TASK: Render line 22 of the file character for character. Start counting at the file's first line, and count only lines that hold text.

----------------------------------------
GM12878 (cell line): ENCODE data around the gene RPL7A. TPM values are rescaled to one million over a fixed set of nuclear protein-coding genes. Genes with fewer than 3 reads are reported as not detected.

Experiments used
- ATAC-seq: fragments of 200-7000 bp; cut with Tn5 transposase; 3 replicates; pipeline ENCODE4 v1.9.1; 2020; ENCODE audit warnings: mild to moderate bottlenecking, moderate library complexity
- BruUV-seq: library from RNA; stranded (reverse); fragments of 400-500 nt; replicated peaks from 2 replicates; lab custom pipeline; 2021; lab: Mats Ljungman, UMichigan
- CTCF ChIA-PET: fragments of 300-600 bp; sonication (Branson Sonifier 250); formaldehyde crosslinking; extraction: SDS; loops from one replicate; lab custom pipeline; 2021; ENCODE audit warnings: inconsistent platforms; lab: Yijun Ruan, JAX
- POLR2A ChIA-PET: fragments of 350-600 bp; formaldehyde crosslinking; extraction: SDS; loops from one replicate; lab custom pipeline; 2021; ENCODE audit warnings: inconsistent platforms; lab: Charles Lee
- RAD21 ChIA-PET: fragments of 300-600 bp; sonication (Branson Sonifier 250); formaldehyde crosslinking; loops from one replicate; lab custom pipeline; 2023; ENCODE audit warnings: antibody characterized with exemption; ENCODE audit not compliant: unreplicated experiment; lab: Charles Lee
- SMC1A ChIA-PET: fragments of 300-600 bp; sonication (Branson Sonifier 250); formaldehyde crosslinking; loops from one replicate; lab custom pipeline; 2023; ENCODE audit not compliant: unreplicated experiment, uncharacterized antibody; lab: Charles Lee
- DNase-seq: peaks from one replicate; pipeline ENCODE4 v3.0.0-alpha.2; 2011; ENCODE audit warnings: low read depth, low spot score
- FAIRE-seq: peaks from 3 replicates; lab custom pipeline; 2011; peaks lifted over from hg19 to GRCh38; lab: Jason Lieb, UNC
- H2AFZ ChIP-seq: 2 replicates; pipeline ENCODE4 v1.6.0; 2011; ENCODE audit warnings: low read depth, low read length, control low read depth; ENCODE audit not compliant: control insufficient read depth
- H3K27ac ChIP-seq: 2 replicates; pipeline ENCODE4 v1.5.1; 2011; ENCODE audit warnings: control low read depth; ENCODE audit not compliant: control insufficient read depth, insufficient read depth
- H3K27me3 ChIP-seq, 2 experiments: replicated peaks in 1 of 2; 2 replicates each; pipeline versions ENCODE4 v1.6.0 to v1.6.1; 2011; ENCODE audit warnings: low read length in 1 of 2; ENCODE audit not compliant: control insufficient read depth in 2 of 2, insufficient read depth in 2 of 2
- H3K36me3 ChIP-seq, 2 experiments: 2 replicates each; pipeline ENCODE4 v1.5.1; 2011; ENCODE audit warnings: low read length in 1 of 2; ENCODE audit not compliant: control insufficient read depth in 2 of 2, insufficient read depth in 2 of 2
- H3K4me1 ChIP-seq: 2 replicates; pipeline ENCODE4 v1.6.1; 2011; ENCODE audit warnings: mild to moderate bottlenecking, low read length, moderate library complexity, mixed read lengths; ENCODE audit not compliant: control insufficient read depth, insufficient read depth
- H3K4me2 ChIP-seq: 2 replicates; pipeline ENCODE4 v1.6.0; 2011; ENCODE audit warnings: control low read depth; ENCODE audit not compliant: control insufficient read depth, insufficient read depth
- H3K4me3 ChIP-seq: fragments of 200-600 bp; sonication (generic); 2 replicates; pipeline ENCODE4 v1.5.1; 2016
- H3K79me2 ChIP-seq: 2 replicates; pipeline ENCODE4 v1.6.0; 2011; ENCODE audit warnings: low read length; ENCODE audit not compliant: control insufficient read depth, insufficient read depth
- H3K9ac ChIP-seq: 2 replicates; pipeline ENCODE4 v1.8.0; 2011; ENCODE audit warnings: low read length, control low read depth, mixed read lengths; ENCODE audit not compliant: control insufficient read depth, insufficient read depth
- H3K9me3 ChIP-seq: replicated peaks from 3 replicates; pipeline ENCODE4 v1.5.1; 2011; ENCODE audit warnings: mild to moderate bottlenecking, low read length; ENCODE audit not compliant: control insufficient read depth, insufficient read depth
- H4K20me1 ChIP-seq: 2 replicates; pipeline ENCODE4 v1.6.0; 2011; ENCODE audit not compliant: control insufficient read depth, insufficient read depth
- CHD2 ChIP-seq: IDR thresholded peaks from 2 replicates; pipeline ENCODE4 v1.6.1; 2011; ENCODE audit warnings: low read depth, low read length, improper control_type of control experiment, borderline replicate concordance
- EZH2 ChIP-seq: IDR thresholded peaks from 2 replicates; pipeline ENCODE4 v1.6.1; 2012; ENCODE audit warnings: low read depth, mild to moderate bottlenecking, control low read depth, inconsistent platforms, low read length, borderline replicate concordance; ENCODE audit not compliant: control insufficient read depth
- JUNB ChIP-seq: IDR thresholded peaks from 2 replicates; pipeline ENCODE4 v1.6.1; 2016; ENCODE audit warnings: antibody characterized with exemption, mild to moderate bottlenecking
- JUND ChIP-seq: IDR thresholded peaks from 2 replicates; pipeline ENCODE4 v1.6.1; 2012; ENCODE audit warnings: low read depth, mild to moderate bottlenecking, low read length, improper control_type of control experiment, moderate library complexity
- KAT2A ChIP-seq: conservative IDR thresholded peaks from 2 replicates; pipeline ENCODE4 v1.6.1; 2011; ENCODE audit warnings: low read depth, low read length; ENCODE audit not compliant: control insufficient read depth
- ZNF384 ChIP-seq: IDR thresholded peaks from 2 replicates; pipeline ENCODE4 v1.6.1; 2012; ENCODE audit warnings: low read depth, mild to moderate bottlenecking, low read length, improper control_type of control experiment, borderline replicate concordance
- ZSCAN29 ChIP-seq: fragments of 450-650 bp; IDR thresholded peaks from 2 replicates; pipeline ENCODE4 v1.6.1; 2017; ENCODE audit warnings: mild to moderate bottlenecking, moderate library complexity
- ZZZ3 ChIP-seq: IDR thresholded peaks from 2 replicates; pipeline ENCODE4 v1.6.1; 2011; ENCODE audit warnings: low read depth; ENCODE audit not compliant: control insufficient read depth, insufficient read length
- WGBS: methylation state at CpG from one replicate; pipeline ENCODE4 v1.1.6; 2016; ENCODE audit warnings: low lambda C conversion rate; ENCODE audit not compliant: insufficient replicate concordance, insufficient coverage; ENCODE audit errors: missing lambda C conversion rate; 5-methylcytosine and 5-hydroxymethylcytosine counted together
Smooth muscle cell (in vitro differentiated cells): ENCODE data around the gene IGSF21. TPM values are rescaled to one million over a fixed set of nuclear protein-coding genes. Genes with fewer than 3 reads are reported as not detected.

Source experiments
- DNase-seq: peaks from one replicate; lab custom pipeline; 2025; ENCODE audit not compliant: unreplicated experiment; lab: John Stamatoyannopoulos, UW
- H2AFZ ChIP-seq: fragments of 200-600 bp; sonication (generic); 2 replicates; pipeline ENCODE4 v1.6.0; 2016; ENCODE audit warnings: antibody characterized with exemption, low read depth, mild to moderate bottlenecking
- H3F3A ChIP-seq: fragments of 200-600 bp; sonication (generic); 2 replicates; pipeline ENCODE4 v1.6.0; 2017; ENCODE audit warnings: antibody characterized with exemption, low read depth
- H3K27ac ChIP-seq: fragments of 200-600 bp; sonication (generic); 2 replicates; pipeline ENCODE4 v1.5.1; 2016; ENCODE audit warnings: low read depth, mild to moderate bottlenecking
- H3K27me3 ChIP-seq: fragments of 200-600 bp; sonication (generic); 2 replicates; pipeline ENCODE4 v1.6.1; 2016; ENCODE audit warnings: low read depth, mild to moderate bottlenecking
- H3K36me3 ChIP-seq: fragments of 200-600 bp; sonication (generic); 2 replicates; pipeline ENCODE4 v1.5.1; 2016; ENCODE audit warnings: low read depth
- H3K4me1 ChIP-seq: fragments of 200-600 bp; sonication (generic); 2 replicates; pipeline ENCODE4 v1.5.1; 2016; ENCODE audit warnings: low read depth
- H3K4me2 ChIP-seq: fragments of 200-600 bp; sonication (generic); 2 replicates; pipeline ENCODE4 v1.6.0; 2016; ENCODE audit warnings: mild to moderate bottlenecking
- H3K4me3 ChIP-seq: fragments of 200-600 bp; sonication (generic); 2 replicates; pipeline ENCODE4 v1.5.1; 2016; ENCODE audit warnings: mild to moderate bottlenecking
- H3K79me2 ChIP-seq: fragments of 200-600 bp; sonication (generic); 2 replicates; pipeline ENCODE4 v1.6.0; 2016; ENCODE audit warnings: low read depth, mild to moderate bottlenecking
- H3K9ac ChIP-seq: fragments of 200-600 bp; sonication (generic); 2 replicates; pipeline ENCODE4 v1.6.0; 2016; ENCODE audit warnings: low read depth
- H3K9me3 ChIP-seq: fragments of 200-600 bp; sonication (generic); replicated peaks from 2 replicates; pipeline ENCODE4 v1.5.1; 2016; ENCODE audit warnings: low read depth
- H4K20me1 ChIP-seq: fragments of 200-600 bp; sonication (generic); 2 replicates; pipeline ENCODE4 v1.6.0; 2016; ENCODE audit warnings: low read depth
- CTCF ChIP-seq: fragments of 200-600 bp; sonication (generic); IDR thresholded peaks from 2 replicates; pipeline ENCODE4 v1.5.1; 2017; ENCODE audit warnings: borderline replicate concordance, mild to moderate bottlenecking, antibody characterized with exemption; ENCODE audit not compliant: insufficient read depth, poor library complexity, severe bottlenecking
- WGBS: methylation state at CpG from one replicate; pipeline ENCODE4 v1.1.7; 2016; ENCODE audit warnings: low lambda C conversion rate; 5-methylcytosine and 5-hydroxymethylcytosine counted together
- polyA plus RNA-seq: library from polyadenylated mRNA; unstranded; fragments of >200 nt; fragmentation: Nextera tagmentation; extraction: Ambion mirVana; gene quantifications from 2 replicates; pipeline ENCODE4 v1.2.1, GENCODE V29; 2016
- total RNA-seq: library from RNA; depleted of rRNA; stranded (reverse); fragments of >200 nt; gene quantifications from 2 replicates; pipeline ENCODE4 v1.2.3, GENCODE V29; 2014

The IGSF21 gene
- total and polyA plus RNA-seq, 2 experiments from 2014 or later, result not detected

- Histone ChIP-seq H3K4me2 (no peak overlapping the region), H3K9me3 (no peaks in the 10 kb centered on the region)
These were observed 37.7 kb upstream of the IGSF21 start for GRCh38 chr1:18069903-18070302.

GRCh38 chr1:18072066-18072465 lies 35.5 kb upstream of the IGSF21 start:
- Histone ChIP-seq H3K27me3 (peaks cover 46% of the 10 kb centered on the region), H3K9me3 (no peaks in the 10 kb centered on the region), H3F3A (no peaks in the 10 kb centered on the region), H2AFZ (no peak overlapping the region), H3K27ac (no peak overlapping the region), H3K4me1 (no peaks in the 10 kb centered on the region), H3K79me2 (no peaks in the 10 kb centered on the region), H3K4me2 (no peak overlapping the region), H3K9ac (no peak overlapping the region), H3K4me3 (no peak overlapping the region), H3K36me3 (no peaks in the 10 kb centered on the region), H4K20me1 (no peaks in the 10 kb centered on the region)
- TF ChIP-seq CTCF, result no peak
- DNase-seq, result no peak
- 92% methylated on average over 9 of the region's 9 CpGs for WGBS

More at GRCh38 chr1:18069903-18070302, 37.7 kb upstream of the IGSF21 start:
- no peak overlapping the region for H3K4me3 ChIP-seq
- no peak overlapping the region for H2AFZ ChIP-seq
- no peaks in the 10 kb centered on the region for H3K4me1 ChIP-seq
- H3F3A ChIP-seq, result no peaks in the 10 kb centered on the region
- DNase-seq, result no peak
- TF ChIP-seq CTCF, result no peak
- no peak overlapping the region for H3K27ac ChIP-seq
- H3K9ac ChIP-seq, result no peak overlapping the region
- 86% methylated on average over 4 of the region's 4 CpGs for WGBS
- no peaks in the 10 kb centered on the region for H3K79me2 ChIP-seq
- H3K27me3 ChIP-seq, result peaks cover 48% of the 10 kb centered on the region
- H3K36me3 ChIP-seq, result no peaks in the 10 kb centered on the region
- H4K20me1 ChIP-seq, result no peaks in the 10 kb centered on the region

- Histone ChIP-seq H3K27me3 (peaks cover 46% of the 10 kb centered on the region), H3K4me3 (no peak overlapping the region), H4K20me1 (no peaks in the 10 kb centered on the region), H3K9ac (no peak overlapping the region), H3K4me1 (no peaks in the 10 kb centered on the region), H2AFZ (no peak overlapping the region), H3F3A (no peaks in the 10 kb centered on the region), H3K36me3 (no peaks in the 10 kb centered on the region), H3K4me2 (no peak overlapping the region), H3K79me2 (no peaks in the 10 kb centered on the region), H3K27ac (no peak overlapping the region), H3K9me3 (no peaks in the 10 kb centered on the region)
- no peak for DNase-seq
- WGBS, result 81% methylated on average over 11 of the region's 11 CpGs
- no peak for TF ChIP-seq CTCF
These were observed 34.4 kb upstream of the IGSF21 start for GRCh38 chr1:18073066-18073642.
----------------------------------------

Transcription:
- CHD2 ChIP-seq: IDR thresholded peaks from 2 replicates; pipeline ENCODE4 v1.6.1; 2011; ENCODE audit warnings: low read depth, low read length, improper control_type of control experiment, borderline replicate concordance